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You can add a few teeth, but not enough to make a significant difference. The photo shows that the front derailleur can be moved upwards by about 0.7cm, which would be enough to add 3 teeth. The spacing between the ring and chainstay looks really tight too, and may put the limit even lower.

The short summary is that the bike is overspecialized for slow riding on technical trails and can't be modified to be more suitable for general riding.

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    +1. A couple of points on your 2nd paragraph though. It's fairly typical for a professional male to use a 36 or 38t chainring and a professional female to use a 32-36t chainring. And if 36t is good enough for pros pushing >5W/kg and >15W/kg on finish line sprints, it should be good enough for the rest of us too. It is however fair to say this is perhaps occasionally limiting for those riding 'oldschool' XC or gravel on their MTB's
    – Andy P
    Jun 13 at 10:20
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    @AndyP that's what I meant by overspecialization. An old school 90s mountain bike would have been okay for gravel, commuting on pavement or loaded touring, but here the gears and a few other design choices really limit the bike's usefulness.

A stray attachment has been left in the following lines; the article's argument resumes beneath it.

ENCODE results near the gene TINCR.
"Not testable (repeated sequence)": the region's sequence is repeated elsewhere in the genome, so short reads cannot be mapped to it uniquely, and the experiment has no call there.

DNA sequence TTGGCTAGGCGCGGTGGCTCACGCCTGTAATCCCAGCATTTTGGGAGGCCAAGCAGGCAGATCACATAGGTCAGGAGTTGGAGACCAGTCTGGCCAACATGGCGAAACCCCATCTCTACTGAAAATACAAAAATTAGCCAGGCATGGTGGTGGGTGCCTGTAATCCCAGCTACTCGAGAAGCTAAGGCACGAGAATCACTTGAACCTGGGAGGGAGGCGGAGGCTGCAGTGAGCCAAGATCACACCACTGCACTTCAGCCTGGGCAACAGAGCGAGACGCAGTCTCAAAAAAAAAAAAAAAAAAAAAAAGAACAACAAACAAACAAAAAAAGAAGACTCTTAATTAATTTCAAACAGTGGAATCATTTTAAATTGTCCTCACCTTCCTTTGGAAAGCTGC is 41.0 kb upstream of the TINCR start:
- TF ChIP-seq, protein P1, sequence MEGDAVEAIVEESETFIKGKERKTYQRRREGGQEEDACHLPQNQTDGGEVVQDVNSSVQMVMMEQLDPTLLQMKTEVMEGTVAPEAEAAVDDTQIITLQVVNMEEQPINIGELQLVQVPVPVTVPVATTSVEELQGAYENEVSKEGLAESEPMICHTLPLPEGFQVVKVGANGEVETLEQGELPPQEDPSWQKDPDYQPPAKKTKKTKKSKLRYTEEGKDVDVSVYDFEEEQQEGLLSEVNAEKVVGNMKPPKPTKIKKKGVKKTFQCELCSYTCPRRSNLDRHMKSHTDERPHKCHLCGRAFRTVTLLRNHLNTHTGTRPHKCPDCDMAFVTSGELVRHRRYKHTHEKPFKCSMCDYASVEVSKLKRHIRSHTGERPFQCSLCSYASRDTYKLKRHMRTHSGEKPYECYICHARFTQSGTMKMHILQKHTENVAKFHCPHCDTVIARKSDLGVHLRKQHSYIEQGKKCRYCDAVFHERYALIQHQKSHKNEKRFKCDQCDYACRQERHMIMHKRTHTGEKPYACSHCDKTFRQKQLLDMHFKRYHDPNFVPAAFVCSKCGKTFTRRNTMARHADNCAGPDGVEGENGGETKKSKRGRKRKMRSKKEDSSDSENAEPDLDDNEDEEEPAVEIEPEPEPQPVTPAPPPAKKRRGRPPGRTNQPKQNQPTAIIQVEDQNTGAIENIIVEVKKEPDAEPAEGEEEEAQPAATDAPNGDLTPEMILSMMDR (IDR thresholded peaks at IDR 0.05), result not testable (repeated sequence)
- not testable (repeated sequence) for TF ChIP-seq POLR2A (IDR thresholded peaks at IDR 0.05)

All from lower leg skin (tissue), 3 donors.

– ojs
    Jun 13 at 11:04
  • I guess in todays market a gravel bike fills that very versatile role. As has been pointed out many times on YT videos theres a lot of similarities between a 90s MTB and a gravel bike
    – Andy P
    Jun 13 at 11:08
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    @AndyP yes. I'm quite sure the OP wasn't aware of this and just bought a MTB to replace the previous one.
    – ojs
    Jun 13 at 12:20
  • @AndyP That observation is apt, and I would add that most 80's and 90's "mountain bikes", at least the consumer ones, should really have been called gravel bikes in the first place. That stuff was not suitable for actually going down a mountain.
    – Kaz
    Jun 13 at 15:22
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Other answers have already answered the question "directly", my answer will be about the underlying problem, which is about the gears not being hard enough.

One thing: non-enthusiasts like usually harder gears than enthusiast. Pedaling at high cadence is something a skill that is very useful, as it is actually less tiring than grinding. But it takes some practice, you can see it as an opportunity to train.

Otherwise, there's another technical solution that I give for reference (because it's not doable at low cost), which is to approach the problem from the cassette side: you can achieve the same result as a big chainring by decreasing the size of the smallest cassette sprockets (there are 10T sprockets and even 9T). But given your current setup and the current offering on the market, it will involve replacing the rear wheel, the cassette, the rear derailleur and its shifter for sure, and possibly the chainring.

Just for your information, the combination of 40T+ chainrings, flat bars and some offroad capabilities is really a niche nowadays (but not a high-end niche, as they are dominantly with alu frames and use entry level products). Compared to the Grand Canyon, they'll typically have much narrower tires (40-45mm) and less travel for the suspension. But that's a category that is not very fashionable now (to give some examples: Giant Roam, Trek Dual Sport and Marin DSX FS).